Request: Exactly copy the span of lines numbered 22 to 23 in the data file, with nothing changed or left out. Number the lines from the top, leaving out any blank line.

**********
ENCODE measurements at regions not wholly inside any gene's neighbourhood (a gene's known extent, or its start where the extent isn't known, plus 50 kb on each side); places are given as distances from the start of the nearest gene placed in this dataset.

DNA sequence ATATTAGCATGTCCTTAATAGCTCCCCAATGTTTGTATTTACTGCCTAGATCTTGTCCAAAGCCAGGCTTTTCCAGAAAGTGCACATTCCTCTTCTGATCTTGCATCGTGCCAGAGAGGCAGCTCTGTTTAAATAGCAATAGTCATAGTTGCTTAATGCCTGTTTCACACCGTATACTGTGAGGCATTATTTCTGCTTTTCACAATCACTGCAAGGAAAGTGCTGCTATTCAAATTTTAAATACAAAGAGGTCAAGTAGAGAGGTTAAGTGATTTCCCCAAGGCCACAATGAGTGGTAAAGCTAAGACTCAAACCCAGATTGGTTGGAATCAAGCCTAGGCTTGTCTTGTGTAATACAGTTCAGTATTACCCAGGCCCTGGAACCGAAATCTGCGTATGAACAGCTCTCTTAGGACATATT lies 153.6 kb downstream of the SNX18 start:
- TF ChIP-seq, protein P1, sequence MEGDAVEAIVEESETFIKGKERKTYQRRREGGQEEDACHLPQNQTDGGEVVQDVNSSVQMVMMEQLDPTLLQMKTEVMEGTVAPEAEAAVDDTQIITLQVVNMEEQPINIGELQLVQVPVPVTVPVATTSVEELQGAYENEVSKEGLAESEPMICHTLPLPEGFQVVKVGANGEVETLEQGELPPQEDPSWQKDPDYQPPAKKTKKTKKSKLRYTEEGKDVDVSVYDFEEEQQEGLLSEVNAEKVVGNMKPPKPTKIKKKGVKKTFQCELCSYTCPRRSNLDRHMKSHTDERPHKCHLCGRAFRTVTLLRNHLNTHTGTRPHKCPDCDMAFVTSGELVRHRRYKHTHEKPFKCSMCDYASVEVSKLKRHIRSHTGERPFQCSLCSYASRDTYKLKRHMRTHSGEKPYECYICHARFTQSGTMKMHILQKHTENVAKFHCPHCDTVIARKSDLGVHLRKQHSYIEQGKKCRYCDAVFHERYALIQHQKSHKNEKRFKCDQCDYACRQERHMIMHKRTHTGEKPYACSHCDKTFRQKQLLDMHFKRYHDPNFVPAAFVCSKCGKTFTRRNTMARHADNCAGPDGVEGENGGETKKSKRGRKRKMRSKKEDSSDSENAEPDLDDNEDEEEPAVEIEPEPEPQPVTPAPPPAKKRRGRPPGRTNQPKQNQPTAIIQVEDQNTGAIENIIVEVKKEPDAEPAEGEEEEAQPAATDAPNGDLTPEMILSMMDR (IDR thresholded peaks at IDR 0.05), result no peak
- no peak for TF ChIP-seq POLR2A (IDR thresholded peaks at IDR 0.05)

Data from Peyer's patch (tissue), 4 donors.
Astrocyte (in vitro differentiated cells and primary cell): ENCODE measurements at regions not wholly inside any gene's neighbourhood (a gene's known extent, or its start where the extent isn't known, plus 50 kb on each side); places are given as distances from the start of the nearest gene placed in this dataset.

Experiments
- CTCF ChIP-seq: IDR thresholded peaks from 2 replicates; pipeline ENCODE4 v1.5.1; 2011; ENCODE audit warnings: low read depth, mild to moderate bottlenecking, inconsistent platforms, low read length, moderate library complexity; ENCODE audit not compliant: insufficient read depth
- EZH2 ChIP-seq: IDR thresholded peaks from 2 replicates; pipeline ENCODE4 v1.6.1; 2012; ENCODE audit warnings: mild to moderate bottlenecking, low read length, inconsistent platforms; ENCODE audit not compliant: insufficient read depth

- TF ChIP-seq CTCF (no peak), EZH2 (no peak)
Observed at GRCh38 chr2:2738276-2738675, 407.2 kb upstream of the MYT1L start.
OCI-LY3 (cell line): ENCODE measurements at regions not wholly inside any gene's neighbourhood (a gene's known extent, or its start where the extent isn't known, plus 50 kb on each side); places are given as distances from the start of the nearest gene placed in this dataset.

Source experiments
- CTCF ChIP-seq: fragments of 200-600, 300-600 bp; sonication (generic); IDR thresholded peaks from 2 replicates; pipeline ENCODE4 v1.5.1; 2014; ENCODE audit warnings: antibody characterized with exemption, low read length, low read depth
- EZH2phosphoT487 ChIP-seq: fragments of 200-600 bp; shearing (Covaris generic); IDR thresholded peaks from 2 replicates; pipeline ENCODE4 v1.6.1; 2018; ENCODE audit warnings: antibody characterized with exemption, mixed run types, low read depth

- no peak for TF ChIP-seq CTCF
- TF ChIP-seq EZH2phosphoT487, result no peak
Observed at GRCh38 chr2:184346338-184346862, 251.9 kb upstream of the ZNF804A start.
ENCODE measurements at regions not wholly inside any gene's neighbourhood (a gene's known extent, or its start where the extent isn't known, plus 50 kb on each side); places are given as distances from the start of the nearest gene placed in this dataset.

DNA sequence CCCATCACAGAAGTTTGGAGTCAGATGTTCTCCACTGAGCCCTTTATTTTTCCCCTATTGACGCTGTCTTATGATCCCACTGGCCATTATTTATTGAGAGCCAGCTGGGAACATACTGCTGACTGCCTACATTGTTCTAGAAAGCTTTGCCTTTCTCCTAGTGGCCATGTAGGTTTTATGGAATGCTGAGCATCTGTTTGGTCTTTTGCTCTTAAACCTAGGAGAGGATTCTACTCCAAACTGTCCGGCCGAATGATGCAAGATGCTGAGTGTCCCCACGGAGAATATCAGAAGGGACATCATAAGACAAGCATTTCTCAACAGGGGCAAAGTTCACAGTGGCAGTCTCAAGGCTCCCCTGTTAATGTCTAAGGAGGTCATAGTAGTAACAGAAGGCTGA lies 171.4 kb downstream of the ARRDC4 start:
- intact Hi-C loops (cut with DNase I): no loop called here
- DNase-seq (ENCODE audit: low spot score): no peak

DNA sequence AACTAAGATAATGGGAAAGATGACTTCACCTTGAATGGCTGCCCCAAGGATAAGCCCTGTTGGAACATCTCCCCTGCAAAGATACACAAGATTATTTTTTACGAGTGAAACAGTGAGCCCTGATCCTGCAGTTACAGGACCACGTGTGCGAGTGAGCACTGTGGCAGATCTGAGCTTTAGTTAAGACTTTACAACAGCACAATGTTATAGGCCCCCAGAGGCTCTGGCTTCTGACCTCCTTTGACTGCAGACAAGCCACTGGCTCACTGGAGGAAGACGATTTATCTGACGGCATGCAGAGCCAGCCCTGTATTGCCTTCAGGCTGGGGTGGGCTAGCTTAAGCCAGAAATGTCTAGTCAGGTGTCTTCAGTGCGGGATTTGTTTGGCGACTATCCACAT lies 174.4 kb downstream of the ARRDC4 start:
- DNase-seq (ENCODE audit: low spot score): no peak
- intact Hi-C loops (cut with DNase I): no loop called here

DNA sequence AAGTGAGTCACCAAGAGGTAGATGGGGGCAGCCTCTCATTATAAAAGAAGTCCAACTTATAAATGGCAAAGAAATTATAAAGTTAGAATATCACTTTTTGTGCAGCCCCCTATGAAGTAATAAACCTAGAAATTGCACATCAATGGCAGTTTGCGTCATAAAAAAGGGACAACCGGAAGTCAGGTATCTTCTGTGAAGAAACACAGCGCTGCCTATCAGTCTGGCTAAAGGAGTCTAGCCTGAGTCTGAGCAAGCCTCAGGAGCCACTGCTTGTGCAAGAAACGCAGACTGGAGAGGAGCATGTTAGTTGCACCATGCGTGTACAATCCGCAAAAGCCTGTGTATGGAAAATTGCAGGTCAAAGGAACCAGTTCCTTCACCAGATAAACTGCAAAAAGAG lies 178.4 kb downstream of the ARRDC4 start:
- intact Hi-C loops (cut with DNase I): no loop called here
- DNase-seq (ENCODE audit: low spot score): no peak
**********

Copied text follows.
- DNase-seq (ENCODE audit: low spot score): no peak

DNA sequence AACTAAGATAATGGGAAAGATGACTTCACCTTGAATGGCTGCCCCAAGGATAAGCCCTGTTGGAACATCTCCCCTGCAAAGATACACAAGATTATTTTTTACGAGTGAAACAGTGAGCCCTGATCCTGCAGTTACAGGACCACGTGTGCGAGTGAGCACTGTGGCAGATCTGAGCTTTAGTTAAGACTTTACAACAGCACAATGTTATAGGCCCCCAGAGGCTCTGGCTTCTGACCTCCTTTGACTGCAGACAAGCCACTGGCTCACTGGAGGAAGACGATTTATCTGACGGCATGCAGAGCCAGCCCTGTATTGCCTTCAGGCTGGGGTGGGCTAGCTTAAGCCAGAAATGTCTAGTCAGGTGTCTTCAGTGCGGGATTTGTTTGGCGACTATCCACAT lies 174.4 kb downstream of the ARRDC4 start: